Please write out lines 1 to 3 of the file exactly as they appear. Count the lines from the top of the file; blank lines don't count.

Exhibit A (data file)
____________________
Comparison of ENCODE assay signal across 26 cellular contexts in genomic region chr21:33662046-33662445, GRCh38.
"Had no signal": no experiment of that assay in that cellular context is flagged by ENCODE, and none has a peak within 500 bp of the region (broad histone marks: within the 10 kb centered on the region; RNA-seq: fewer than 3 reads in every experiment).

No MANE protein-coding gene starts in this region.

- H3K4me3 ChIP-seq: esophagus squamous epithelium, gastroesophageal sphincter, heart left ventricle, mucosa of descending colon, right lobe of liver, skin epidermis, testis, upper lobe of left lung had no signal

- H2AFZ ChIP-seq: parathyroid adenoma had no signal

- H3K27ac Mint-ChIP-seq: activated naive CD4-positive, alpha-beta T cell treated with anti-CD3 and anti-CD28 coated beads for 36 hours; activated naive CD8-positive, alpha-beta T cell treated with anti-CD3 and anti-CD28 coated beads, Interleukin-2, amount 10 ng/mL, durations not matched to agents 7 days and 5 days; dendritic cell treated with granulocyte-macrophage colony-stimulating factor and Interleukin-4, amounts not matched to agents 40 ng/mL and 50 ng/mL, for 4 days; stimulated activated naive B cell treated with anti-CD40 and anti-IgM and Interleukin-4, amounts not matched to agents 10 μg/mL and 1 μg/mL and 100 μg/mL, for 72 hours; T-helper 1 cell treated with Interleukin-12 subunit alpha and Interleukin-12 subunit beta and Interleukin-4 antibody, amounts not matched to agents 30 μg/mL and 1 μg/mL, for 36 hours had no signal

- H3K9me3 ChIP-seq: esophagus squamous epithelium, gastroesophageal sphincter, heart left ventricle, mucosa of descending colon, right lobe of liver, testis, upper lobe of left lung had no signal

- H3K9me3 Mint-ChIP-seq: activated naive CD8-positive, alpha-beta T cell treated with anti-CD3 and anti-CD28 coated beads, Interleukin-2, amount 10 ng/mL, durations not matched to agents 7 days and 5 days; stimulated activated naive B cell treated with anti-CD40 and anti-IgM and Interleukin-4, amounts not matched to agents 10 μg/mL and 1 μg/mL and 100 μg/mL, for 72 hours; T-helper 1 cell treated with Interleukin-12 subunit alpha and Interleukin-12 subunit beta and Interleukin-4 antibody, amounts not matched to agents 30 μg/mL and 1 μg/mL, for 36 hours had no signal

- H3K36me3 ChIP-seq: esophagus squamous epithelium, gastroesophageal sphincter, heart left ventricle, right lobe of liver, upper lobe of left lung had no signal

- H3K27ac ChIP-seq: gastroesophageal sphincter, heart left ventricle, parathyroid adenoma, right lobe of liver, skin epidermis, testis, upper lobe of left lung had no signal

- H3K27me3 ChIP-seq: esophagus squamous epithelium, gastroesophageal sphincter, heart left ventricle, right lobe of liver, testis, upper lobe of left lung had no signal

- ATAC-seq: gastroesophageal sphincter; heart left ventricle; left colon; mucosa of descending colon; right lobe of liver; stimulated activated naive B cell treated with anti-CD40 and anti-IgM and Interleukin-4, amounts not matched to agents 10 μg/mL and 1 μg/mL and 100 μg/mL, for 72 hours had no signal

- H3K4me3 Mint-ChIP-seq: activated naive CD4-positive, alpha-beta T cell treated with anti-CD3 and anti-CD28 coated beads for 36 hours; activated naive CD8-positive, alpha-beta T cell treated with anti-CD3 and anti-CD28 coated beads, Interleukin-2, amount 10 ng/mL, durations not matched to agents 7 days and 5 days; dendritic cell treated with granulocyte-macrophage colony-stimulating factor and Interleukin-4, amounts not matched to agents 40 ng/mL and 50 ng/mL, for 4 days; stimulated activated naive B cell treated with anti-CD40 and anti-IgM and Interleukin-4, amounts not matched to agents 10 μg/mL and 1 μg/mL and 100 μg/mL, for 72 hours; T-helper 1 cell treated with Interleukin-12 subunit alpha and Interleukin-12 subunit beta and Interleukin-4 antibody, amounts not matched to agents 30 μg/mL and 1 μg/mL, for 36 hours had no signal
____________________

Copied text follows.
Comparison of ENCODE assay signal across 26 cellular contexts in genomic region chr21:33662046-33662445, GRCh38.
"Had no signal": no experiment of that assay in that cellular context is flagged by ENCODE, and none has a peak within 500 bp of the region (broad histone marks: within the 10 kb centered on the region; RNA-seq: fewer than 3 reads in every experiment).

No MANE protein-coding gene starts in this region.